Discussion Paper No. 08-05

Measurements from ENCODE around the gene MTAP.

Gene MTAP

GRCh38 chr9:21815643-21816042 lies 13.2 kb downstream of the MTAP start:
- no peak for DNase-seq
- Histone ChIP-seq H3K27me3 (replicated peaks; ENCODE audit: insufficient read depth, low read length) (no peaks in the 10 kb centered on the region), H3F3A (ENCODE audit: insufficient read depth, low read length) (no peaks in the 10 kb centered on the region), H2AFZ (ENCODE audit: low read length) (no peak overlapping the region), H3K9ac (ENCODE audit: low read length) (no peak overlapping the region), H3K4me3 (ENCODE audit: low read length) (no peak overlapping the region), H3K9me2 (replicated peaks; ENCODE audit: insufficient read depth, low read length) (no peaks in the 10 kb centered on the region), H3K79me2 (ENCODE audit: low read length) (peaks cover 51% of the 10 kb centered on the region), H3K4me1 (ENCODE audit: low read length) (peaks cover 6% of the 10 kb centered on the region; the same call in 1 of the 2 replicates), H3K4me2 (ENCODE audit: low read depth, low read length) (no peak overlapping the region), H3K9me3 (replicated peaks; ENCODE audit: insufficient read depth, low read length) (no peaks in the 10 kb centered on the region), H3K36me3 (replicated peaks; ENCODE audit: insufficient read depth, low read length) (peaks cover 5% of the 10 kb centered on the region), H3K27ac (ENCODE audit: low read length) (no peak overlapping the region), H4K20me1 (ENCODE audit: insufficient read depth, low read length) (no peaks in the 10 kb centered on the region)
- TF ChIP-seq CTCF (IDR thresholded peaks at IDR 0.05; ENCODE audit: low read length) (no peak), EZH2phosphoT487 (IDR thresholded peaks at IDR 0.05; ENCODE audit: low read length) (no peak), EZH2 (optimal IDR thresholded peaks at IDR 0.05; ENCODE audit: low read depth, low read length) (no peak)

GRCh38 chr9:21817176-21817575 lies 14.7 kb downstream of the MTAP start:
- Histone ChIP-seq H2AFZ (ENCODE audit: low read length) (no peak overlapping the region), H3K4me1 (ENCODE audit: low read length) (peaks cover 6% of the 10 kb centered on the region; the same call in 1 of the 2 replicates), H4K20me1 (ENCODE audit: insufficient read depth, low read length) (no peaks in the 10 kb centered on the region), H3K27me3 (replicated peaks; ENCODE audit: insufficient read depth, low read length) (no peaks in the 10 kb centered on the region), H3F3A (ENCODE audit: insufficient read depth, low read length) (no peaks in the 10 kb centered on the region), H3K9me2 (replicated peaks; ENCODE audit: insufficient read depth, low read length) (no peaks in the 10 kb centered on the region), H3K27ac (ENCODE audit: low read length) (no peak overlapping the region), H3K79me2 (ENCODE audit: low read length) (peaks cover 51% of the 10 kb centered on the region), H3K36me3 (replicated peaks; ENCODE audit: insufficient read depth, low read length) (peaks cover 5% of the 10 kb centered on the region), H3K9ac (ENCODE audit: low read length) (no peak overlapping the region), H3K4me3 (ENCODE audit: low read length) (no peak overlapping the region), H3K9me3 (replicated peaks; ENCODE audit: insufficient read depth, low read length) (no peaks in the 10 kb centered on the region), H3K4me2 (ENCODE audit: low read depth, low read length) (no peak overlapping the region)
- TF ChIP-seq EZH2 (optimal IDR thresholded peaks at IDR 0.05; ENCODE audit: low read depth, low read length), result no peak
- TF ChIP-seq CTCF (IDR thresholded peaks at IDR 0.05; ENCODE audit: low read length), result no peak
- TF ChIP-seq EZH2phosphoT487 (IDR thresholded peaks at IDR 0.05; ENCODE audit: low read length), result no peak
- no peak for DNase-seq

Frontier populations provide exceptional opportunities to test the hypothesis of a trade‐off between fertility and longevity. In such populations, mechanisms favoring reproduction usually find fertile ground, and if these mechanisms reduce the chances for survival in old age, demographers should observe higher post‐reproductive mortality rates among highly fertile women. We test this hypothesis using complete female reproductive histories from three large demographic databases: the Registre de la population du Québec ancien (Université de Montréal), which covers the first centuries of settlement in Quebec; the BALSAC database (Université du Québec à Chicoutimi), including comprehensive records for the region of Saguenay‐Lac‐St‐Jean (SLSJ) in the 19th and 20th centuries; and the Utah Population Database (University of Utah), including all individuals who experienced a vital event on the Mormon Trail since the early 1800s. From these databases, we extracted, respectively, 5447, 1610, and 11395 women who survived married to age 50. Together, the three samples allow for comparisons over time (Old Quebec versus more recent Quebec and Utah) and space (Quebec versus Utah), and represent the largest data collection used to assess the impact of female reproduction on post‐reproductive survival in a natural fertility context. Using survival analyses controlling for observed and unobserved factors we found a negative influence of parity and a positive influence of age at last child on post‐reproductive survival in the three populations, with remarkably similar effect sizes in the three samples. However, we found little evidence of early fertility effects. We used Heckman’s two‐stage procedure to assess the impact of mortality selection during reproductive years, with no appreciable alteration of the main results. We conclude our empirical investigation by discussing the needs and the advantages of collaborative and comparative approaches.